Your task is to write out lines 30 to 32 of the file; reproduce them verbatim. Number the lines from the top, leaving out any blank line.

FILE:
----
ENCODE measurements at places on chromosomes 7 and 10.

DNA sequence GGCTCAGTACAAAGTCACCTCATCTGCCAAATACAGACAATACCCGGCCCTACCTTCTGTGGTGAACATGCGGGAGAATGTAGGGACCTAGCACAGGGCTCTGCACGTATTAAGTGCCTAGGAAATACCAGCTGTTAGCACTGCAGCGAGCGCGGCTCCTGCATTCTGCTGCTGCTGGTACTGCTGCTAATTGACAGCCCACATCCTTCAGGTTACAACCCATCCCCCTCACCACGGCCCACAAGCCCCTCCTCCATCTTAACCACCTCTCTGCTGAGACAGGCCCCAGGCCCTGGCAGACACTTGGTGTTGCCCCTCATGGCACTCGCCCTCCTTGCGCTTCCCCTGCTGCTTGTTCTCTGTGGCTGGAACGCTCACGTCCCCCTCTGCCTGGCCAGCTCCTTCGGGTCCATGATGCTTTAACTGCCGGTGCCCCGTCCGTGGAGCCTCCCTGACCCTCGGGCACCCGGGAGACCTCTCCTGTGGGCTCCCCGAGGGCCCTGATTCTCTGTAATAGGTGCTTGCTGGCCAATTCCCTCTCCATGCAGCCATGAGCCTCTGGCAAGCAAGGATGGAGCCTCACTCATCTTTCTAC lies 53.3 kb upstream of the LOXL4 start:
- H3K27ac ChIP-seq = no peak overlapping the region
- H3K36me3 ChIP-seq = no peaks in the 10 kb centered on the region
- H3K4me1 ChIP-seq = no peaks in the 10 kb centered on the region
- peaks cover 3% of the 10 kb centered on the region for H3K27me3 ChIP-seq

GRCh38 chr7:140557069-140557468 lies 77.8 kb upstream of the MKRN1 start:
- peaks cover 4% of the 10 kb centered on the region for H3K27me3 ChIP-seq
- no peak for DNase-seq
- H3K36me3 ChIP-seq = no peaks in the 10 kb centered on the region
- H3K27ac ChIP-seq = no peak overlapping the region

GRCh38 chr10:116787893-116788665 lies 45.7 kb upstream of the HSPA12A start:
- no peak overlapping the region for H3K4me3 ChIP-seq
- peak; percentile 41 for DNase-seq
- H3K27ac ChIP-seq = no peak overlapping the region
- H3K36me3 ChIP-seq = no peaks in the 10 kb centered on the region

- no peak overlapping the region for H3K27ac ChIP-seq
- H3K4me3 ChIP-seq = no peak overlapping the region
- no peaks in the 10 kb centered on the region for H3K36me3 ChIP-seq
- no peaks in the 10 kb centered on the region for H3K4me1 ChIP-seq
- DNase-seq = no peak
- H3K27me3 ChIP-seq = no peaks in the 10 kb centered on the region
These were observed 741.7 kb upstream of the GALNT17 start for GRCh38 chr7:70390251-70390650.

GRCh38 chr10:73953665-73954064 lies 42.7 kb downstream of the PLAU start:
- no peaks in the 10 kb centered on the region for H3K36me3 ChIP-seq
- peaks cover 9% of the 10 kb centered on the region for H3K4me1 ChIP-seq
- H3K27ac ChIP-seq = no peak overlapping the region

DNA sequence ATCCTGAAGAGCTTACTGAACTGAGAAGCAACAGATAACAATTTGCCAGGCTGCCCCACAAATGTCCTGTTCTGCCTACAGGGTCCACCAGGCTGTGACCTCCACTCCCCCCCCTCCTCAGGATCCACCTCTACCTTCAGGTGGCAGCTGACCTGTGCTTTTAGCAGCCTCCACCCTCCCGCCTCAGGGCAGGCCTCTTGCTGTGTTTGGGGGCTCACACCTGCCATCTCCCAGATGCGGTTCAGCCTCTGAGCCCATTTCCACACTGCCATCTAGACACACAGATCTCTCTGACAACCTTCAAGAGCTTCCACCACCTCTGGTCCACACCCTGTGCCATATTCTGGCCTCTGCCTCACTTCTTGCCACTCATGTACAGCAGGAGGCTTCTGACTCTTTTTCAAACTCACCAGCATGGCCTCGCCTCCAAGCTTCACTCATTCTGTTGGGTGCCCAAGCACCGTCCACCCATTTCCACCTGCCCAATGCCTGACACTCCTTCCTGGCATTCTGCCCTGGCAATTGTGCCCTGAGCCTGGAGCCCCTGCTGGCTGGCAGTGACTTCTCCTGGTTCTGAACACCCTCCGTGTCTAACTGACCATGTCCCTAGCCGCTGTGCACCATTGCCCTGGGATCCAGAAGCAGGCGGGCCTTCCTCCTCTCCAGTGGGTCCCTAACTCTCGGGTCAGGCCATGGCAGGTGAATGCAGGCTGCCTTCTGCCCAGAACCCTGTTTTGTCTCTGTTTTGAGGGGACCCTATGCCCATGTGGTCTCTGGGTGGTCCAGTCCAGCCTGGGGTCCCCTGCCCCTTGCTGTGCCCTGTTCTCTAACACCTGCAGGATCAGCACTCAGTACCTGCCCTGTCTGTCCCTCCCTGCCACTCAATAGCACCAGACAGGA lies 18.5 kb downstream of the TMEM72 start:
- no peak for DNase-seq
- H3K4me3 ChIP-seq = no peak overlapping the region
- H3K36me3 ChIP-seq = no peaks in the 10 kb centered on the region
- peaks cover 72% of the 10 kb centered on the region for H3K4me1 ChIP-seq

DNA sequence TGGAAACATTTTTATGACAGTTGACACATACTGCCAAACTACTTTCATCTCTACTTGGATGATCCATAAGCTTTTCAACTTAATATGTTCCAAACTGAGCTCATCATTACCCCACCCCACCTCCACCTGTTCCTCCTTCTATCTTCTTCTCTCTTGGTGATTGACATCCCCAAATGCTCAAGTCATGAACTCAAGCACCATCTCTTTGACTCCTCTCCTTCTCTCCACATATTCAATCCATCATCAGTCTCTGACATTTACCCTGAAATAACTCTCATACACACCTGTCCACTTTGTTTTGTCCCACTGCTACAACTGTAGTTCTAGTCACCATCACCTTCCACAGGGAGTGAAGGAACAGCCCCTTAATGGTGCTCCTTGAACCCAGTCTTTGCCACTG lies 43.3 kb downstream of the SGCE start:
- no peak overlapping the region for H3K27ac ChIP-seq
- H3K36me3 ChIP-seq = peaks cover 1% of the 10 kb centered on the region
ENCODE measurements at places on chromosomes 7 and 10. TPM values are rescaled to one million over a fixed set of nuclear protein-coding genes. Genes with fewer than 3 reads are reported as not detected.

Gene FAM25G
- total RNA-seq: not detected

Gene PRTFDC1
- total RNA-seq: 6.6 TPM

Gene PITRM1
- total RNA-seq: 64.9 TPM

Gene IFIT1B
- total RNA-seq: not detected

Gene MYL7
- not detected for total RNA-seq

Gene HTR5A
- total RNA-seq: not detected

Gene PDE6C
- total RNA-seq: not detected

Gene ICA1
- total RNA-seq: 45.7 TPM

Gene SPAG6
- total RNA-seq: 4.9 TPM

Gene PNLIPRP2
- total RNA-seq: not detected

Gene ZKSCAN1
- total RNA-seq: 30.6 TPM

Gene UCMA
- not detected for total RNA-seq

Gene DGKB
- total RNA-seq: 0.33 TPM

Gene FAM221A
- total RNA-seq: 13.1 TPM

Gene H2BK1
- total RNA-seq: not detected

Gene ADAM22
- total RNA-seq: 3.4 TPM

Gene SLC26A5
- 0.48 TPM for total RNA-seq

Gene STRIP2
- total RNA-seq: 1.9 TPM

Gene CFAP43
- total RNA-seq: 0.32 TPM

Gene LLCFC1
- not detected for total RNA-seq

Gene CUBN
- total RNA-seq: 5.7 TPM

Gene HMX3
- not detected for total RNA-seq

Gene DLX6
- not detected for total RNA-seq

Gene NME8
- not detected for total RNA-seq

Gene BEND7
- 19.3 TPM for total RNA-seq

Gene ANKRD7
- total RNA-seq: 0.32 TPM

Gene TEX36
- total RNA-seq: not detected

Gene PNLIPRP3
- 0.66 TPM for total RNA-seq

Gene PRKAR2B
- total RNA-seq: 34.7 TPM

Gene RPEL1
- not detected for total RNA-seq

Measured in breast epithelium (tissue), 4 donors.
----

- H3K4me3 ChIP-seq = no peak overlapping the region
- H3K36me3 ChIP-seq = no peaks in the 10 kb centered on the region
- peaks cover 72% of the 10 kb centered on the region for H3K4me1 ChIP-seq